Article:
Edmonds nodded. 'MacCleod's accident suddenly doesn't look so accidental does it? I came to the same conclusion after I asked Angela what Nathan was looking at on his e-mails. She said she didn't know, but that he said something about an upload. I figured that since we haven't done any covert ops for the last six weeks other than your Entrogen effort, he must have been looking at a copy of your data.

'Friend, what you have in your head, someone has already killed twice to prevent it getting out, and would have killed twice more if I hadn't gotten suspicious very early.'

'I guess I owe you my life, Mark.'

Edmonds grinned, however sarcastically, 'I think you owe your life to luck Alan. And your expert driving.'

'So what happened after that?'

'After the phone call? I drove straight to the library and did a bit of background research on Entrogen. It was started by a group of private investors - all big money investors, but all nameless. It makes a consistent loss each year but never shuts down. You know what that says to me?'


'Government front.'


'Look, I've being working in covert ops since I was a teenager, and you get an instinct about these things. Anything without a clear-cut, easily-accessible history, you can pretty much assume that it's some kind of cover for the government or other organisation. The data you copied from that computer terminal was nothing to do with entropy-based chip architecture.'

'So what was it?'

Edmonds shrugged. 'There you've got me. It could be anything. Certainly it's something they desperately want to keep secret.'

'Who? The government?'

'It certainly seems so. I don't think any of the crime gangs around here would be able to infiltrate Willis Random quite so easily. I think we have to assume you're… we're wanted men. You for what you've got stored in your head, and me for being able to remove and decode it, something only me and the Willis Random computer can do.'

'This can't be happening.' Kyte was shaking his head. 'It's like a bad dream.'

'We're in a dangerous business, Alan.' He replied. 'And this is as dangerous as it gets. Turn off here! That's right, we'd better head out of town.'

Kyte gentled the car off the slipramp onto a dual carriageway, and pulled into the outside lane. As he accelerated past the slow moving traffic to his right, he urged the tech to continue.

'So how did you set all that up with me earlier?'

'When I found out how dangerous the whole thing was, I knew you'd be in trouble too. I tried to phone but I couldn't get through at first - then I remembered how crap the reception is as you leave the East side. In the trunk of my car I had all the explosive that you saw go up under the Airus. It was there from this morning when I'd gone to pick it up from the supplier to make more flash grenades. I left it in the car because Alden gets freaked out by me carrying half a ton of cyclonite through the lobby - even if is in safe storage. I was going to wait until the Parcel Express people arrived and unlocked the service elevator. Anyway, I knew that there'd be an ambush at your place, and that by now they would have realised that I had got suspicious and drove away, so they were likely to follow you. My brother-in-law is a demolitions man, and told me about a week ago about the old plant near you which was deserted and due to be blown up within the month. I figured it would be the perfect hideout, and so went there, trying to get through to you all the way. I finally managed just as I pulled into the sliproad - so you can see I didn't have much time to set up my trap - by then it would only be another five minutes before you arrived! I set up the explosives with a pressure trigger, which, in turn, was triggered by an electronic signal from me. Obviously I didn't want it to blow up under you and so had to trigger the trigger once you'd gone past. The rest - well, you know.'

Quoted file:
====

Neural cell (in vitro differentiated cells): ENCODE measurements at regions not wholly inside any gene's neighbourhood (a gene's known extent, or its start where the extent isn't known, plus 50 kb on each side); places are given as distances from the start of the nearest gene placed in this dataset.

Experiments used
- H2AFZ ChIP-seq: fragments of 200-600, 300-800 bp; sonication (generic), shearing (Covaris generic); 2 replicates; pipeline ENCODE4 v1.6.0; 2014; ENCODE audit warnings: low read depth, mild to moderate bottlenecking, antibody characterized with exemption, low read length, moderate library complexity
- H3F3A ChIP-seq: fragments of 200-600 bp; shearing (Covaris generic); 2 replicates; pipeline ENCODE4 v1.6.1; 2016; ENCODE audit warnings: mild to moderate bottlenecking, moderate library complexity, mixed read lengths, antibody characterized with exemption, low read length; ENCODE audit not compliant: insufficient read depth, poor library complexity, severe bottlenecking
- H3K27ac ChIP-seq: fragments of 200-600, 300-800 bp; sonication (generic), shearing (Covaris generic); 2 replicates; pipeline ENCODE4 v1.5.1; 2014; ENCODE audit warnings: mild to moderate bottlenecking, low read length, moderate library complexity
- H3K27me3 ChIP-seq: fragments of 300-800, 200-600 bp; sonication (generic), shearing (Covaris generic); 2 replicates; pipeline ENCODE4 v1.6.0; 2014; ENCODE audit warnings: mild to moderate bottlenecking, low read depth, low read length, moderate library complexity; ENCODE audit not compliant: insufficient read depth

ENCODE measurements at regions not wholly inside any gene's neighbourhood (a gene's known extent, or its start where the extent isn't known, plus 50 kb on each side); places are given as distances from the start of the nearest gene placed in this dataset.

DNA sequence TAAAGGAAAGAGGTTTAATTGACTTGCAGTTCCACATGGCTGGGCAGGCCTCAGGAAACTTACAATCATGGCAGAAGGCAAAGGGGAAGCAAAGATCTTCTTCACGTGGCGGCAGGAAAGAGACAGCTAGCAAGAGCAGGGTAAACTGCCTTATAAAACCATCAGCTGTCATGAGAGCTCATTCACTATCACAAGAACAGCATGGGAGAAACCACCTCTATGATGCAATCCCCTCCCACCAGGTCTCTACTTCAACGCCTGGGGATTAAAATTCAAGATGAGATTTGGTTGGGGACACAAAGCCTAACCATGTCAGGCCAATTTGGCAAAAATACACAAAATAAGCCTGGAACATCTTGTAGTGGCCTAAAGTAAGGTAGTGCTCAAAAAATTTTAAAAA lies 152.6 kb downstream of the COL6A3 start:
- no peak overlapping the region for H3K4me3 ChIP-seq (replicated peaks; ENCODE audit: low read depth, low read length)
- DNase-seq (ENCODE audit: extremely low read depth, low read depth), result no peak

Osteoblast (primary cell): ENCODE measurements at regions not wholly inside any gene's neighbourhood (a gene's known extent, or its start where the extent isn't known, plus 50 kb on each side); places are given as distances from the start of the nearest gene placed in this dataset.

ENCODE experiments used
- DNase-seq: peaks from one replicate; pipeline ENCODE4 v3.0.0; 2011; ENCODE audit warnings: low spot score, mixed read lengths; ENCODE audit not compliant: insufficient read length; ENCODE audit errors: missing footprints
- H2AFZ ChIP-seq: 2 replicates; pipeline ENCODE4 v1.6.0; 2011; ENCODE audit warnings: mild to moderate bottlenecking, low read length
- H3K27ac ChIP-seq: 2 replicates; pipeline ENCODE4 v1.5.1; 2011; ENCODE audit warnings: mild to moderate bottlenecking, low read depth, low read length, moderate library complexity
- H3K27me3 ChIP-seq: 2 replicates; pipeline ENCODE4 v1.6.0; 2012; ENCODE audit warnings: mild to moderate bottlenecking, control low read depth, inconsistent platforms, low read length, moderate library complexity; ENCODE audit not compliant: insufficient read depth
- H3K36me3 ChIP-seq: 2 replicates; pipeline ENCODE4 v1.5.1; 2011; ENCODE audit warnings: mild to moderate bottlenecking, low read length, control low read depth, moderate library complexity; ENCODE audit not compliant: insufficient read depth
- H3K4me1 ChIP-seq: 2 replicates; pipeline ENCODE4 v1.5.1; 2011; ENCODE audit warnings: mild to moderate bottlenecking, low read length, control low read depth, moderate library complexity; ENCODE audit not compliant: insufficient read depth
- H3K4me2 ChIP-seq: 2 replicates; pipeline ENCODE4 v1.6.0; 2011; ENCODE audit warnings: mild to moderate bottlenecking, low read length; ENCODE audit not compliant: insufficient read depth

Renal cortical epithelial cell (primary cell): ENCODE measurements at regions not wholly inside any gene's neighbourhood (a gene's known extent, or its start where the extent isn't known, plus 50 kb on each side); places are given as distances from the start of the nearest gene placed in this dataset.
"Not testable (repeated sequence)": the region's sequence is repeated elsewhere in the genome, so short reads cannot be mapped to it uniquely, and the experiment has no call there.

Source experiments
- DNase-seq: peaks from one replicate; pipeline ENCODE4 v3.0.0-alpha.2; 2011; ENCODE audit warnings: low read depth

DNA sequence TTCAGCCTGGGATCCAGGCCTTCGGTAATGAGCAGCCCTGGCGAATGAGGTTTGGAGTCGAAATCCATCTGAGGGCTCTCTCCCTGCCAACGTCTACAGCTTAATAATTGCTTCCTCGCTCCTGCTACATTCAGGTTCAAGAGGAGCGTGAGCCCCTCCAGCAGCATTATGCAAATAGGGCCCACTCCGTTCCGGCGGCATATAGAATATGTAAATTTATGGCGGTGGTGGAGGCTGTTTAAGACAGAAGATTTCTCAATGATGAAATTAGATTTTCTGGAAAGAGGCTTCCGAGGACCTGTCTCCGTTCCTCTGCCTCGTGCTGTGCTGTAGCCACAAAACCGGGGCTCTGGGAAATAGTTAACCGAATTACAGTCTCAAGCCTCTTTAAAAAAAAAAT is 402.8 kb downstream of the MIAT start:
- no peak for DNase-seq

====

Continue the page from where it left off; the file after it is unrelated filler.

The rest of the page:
'You killed them.' It wasn't an accusation as such, but Kyte didn't feel comfortable.

'They killed Tony and Nathan.' Matter-of-factly.

'So what now?'

'Now? We get the hell away from here, and find somewhere safe so that I can get at what's in your head and see what all the fuss is about.'

Kyte watched the road ahead thoughtfully for some time. Eventually, he glanced at his companion and gave a half smile. 'You're a fucking genius.'

Edmonds just laughed in his good natured way. 'It's true I'm very resourceful. It goes with the job.'

They drove all through the afternoon and on into evening. Heading South, the amber glow of Canayze Major slowly faded as it crept out of sight over the rim of the world to their left, but still they drove.

Taking it in turns, the two fugitives - as they now considered themselves - travelled eight hundred kilometres along Elestra's largest continent, Lornica, before reaching Dempa, the planet's interplanetary trading station and highest population city. There, under Edmonds' direction, an exhausted Alan Kyte piloted the car through the bustling streets to the Southern outskirts of the city. Emerging from the ranks of tower blocks and commercial buildings, they once again found themselves on open road, only this time they didn't have far to go.

'There!' Edmonds stabbed his finger across Kyte's line of vision, pointing triumphantly at something to the left of the narrow metalled track they had found themselves on.

'What is it?' Kyte followed the other's line of sight. The last dusky rays of the sun threw the place into stark silhouette. Seeming completely black against the glowing pink of the sky, the thing looked for all the world like some taloned, metal hand reaching up to the skies. It was tall - well over eight storeys - and jagged at every edge. Thin, sharp towers rose in their tens from the roof of the thing, and at the structures trapezoidal base, sloping buttresses peeling from the walls to connect with the hard stone earth below.

'It was a factory. Produced synthetic meats for the outlying planets where they can't get the real thing. That was before the company bought it, though.'

'The company? Our company?'

The tech nodded. 'Yep. Our very own Willis Random. They now use this place as a test site for some of the more… unorthodox experiments with entropic explosives.'